In a statement issued earlier this month, Mr Barnier said
that, while the review of the Institutions for Occupational Retirement
Provision, or IORP, Directive would be inspired by the Solvency II approach ‘when
appropriate’ it would not ‘copy and paste’ the new insurance industry rules.
‘I want to maintain a level playing field within the
Single Market. This means it is important that the same products and activities
are subject to the same requirements, regardless of the structure of the
providers,’ he said.
‘But it does not mean I will propose the extension of
Solvency II as such to pension funds.’
Mr Barnier’s comments come against the backdrop of
continued concern over the impact Solvency II-type rules could have on pension
funds. Earlier this month, unions, pension funds and business leaders wrote to the
president of the European Commission warning that such a move could damage
Europe’s long-term economic growth.
By demanding dramatic increases to employers’ funding for
schemes, the rules could drive businesses into insolvencies and increase job
losses, they said.
But, in his statement, Mr Barnier said that while he had
seen various estimates of the impact of Solvency II on pension funds, ‘these
make no sense at all because we won’t copy and paste Solvency II into pension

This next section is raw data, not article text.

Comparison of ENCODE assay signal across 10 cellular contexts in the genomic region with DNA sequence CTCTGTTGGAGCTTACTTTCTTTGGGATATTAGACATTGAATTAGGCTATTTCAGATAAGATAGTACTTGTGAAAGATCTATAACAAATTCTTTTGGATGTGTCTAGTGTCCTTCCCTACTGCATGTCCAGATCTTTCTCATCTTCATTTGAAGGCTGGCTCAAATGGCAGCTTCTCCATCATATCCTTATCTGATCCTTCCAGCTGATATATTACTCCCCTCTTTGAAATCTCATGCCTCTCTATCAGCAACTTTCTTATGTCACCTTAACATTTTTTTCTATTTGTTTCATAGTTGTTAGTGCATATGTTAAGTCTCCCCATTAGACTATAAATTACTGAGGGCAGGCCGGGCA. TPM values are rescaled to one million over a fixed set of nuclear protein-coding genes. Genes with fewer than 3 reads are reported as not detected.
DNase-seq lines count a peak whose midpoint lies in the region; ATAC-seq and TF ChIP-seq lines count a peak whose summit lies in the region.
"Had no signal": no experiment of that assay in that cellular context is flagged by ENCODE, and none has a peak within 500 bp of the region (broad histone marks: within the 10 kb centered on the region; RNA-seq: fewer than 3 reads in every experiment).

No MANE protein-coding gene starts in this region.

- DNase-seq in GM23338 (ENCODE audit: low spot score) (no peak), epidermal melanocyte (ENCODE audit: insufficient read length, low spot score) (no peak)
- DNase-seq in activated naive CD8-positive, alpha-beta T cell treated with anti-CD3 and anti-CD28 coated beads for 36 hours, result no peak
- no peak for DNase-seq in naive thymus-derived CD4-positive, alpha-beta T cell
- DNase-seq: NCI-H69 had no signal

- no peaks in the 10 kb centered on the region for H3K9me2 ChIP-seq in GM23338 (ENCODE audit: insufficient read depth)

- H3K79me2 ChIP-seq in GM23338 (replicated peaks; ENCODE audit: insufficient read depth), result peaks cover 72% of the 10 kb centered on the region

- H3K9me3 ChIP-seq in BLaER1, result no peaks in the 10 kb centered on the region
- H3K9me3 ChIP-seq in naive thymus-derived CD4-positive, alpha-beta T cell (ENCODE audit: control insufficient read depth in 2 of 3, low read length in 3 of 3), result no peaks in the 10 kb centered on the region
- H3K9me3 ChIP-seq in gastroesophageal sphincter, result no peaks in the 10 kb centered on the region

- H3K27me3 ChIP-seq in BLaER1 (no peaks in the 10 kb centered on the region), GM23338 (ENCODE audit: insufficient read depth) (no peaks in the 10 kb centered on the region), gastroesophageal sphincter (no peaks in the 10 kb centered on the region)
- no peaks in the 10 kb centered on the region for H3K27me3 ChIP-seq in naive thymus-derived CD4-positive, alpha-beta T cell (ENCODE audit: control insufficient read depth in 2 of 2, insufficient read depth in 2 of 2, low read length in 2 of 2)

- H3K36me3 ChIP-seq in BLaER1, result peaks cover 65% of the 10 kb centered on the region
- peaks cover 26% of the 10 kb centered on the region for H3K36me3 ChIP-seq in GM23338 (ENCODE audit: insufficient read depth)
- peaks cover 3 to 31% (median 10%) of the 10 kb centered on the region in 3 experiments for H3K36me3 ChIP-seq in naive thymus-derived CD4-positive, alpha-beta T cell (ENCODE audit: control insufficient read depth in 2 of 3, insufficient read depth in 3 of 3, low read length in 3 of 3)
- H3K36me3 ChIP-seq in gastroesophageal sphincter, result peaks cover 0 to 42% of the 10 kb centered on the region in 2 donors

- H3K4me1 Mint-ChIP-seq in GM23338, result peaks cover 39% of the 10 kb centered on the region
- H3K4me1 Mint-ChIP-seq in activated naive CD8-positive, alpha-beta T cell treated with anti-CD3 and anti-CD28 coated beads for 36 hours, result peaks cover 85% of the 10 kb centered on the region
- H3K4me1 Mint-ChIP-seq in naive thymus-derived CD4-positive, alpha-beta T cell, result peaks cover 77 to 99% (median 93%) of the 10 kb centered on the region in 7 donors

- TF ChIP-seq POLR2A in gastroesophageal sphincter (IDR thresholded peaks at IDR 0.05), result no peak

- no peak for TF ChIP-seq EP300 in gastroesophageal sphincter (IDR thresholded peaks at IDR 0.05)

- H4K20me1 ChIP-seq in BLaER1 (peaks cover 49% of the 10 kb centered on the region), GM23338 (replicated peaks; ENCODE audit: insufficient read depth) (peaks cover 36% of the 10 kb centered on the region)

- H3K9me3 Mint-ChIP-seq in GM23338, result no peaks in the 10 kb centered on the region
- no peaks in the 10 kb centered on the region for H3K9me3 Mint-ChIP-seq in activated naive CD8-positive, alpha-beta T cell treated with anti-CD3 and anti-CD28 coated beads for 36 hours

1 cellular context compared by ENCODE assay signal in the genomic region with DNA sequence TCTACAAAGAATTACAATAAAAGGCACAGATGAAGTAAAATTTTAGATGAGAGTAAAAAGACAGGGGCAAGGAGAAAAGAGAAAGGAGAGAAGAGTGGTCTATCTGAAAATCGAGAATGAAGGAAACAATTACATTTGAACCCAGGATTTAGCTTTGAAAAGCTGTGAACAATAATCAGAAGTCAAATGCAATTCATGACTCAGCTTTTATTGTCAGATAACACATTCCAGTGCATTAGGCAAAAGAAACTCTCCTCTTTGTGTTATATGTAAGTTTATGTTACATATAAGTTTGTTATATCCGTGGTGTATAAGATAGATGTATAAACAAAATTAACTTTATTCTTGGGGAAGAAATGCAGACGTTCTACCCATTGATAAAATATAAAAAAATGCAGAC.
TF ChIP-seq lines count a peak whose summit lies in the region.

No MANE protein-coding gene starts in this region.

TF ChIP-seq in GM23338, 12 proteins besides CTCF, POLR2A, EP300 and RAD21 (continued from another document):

He explained: ‘In no way do I want to take actions which
could undermine the supply of occupational pension provision. We need pension
funds to continue playing their role as long-term investors, as this is
essential for long-term jobs and growth.’
Mr Barnier said he was ‘well aware’ that companies could
not be asked to lock up capital in their pension funds when they needed access
to finance to grow and compete. He also stressed the different features pension
funds have one from EU member state to another. ‘I don’t want to penalise well
functioning systems,’ he said.
‘That is why our review of the IORP Directive will be
done in such a way that is supports Europe’s growth potential.’
He said the proposals he would make by the end of 2012
would be based on ‘in-depth impact assessments’. In particular, he said the
quantitative impact study to be carried out by the European Insurance and
Occupational Pensions Authority would be ‘essential’ in estimating the financial
impact of various proposals.
Last week, EIOPA submitted its advice on the
review of the IORP Directive to the commission, and Mr Barnier confirmed this
would be discussed at a public hearing being held in Brussels on March 1.